HRW calls for UN resolution to investigate disappearances

Sathia Kumar

Bangladesh should accept the UN’s offer to support an impartial commission of inquiry into the case of enforced disappearances.

Bangladesh should accept the UN’s offer to support an impartial commission of inquiry into the case of enforced disappearances.

The international human rights organization Human Rights Watch called for this in a report published on its website on the occasion of the International Day of Enforced Disappearances on Tuesday.

The Bengali meaning of the title they have given in English is — Bangladesh: Enforced Disappearances Investigation to be Opened. Must cooperate with UN investigation. (Missing) families have been waiting for answers for a long time.

It is said that the authorities have always denied the allegation of enforced disappearance by the security guards. On the contrary, they ridiculously claim that those people are hiding.

According to Bangladeshi human rights monitors, at least 600 people have been forcibly disappeared by security forces since 2009. Some people were later released, taken to court or said to have been killed in gunfights with security forces. About 100 people are still missing. The United Nations has offered assistance in establishing a specialized mechanism to investigate allegations of enforced disappearances according to international standards.

Julia Bleckner, senior Asia researcher at Human Rights Watch, said Bangladesh authorities are not fooling anyone by continuing to deny the reality of enforced disappearances. On the contrary, they are prolonging the suffering of the families of the missing persons. These families do not know where their loved ones are. The government should show genuine commitment to the United Nations opening an impartial commission of inquiry to investigate enforced disappearances to address these tortures.

At a recent protest, 12-year-old Adiba Islam Ridi said, “Every moment I hope that my father will come back and hug me like everyone else.” I can’t express how much it hurts. Already 10 years have passed. But my wait is not over.

His father Parvez Hossain was an activist of Bangladesh Nationalist Party BNP. When Adiba was 2 years old, his father was forcibly disappeared on 2 December 2013. That day Parvez Hossain and three other BNP workers were walking to an amusement park to meet friends. At that time a white van appeared and picked them up. After the four were picked up, one said he saw them in security custody at the office of the police’s detective branch. But the authorities refused to detain them. The whereabouts of Parvez Hussain, like dozens of other people, is still unknown.

On December 10, 2021, the United States imposed sanctions against RAB and some of its top commanders under the Global Magnitsky Convention on Human Rights. They are allegedly involved in law violations, particularly enforced disappearances and extrajudicial killings.

Human Rights Watch also stated that, so far, Bangladeshi authorities have been harassing and intimidating victims’ families instead of conducting impartial and transparent investigations into allegations of enforced disappearances. The families have reported their loved ones missing to the police, they said. Despite this, the authorities repeatedly questioned them about the whereabouts of their loved ones. The families were threatened and pressured by the officials to withdraw the complaint or to ‘revise’ the incident in the police report. Through this, an attempt is made to erase the evidence of the security forces being involved in the disappearances.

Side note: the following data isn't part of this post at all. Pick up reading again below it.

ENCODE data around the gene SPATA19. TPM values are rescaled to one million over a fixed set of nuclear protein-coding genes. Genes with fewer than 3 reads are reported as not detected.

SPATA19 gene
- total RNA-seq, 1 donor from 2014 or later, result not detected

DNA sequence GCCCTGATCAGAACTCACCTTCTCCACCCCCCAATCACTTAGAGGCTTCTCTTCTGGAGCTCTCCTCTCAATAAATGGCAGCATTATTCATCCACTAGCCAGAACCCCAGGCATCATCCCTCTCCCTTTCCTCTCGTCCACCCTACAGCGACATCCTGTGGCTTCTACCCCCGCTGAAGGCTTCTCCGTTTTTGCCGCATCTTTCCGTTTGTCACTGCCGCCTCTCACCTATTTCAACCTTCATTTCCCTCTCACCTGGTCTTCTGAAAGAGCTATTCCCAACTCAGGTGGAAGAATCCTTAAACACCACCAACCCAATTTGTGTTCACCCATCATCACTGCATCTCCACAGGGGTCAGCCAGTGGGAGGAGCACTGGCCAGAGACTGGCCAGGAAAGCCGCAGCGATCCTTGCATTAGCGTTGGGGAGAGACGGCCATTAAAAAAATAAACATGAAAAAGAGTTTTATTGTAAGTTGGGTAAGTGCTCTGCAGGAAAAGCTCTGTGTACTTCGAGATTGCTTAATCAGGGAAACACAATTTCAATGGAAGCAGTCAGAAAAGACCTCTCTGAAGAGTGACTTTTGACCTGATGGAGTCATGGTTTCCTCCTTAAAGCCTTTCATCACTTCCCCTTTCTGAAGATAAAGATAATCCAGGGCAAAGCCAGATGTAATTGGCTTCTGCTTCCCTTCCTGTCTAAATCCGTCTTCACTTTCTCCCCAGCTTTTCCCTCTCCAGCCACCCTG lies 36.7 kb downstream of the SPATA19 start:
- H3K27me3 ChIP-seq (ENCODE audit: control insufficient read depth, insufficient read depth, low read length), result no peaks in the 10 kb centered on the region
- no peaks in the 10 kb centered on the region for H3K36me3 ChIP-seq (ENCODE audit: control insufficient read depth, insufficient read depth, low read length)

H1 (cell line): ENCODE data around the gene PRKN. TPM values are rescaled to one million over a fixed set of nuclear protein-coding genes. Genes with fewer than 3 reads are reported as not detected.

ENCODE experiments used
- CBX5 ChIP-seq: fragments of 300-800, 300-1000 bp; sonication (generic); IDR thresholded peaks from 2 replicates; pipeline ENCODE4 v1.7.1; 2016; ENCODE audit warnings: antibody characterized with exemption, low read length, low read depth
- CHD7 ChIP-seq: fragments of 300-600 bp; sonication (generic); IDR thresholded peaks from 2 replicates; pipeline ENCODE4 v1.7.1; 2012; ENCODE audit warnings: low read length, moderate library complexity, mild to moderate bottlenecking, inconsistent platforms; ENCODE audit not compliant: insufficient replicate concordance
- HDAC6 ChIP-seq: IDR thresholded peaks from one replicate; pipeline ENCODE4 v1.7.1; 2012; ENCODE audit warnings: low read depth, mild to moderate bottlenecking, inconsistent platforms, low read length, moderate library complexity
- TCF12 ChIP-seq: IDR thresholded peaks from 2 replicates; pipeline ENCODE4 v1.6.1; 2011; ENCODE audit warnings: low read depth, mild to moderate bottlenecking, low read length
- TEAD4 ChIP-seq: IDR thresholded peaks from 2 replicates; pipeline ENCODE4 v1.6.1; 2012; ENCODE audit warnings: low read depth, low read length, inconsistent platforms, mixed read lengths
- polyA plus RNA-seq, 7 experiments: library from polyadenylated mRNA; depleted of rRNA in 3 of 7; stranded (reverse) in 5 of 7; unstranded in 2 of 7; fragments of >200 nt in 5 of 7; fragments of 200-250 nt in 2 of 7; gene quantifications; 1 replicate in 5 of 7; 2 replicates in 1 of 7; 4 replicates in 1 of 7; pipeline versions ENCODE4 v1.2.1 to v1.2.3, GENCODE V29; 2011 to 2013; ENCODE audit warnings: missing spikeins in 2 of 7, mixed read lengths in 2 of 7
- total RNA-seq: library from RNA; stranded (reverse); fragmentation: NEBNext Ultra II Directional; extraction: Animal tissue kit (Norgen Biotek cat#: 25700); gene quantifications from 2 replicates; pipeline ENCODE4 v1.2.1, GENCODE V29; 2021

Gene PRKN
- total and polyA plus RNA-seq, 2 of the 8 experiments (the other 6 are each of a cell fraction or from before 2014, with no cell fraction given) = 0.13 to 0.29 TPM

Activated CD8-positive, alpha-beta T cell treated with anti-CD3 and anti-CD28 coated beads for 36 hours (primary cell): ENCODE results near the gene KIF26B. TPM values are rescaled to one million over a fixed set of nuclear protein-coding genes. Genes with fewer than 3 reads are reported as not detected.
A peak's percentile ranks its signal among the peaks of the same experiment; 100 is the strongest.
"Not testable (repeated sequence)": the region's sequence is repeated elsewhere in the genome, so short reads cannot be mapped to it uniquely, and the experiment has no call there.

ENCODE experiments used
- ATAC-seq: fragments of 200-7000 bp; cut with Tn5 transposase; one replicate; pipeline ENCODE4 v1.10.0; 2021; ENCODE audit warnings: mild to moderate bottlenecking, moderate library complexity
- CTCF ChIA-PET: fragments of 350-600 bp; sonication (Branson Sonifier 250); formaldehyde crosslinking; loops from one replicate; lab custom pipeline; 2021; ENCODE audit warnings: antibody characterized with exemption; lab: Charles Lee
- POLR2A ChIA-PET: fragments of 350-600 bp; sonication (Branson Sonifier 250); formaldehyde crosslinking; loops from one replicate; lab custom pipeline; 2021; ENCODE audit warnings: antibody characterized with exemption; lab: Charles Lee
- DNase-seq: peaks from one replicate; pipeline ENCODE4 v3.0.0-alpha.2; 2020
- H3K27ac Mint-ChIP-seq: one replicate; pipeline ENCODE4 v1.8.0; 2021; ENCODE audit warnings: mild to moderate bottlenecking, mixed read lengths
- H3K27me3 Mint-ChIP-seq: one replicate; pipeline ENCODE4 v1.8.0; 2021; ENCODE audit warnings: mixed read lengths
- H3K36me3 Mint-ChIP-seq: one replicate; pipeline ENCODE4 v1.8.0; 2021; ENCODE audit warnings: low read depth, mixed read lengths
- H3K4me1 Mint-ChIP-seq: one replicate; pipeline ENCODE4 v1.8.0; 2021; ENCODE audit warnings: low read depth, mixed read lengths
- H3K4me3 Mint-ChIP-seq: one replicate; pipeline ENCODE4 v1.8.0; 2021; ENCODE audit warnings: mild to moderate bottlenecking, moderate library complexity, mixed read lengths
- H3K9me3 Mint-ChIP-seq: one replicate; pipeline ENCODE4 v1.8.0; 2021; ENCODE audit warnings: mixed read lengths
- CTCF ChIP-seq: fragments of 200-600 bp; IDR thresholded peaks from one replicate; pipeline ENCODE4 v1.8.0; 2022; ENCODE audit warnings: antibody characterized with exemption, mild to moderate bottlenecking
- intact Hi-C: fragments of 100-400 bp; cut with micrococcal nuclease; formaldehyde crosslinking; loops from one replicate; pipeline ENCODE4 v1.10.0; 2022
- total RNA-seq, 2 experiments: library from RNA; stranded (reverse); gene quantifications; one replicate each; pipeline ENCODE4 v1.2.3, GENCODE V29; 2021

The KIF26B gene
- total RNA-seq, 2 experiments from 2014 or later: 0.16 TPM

The families also say authorities visited their homes and forced them to sign false statements. The statements said their family members were not forcibly disappeared and were deliberately hiding to mislead the police.

Human Rights Watch also said that diplomats were repeatedly prevented from meeting with families of victims of enforced disappearances by supporters of the ruling party and authorities. In this case, the incident of December 14, 2022 has been highlighted as an example. On that day, US Ambassador to Bangladesh Peter Haas met with the families of the victims. But the supporters of the ruling party tried to forcefully enter there. This raises security concerns. As a result, he ended the meeting. The government is speaking on behalf of supporters of the ruling party and they say the ambassador should not have held such a meeting.

Donor governments, the United Nations, human rights organizations and civil society have repeatedly called on the government to find a meaningful solution to the problem of enforced disappearances at the hands of security guards. But the government is ignoring those calls.

According to Human Rights Watch, Bangladesh is a signatory to all basic UN human rights treaties except enforced disappearances. United Nations High Commissioner for Human Rights Michel Bachelet visited Bangladesh in August 2022. He urged Bangladesh to join this convention. To invite the United Nations Working Group on Enforced Disappearances to visit Bangladesh to demonstrate commitment to a decisive solution to this problem.

Bleckner said that if the government of Bangladesh is serious about lifting the ban on human rights violations against torturers, then they should take strong steps towards accountability.

Accountability begins with the recognition of enforced disappearances, transparent and impartial investigation of allegations.

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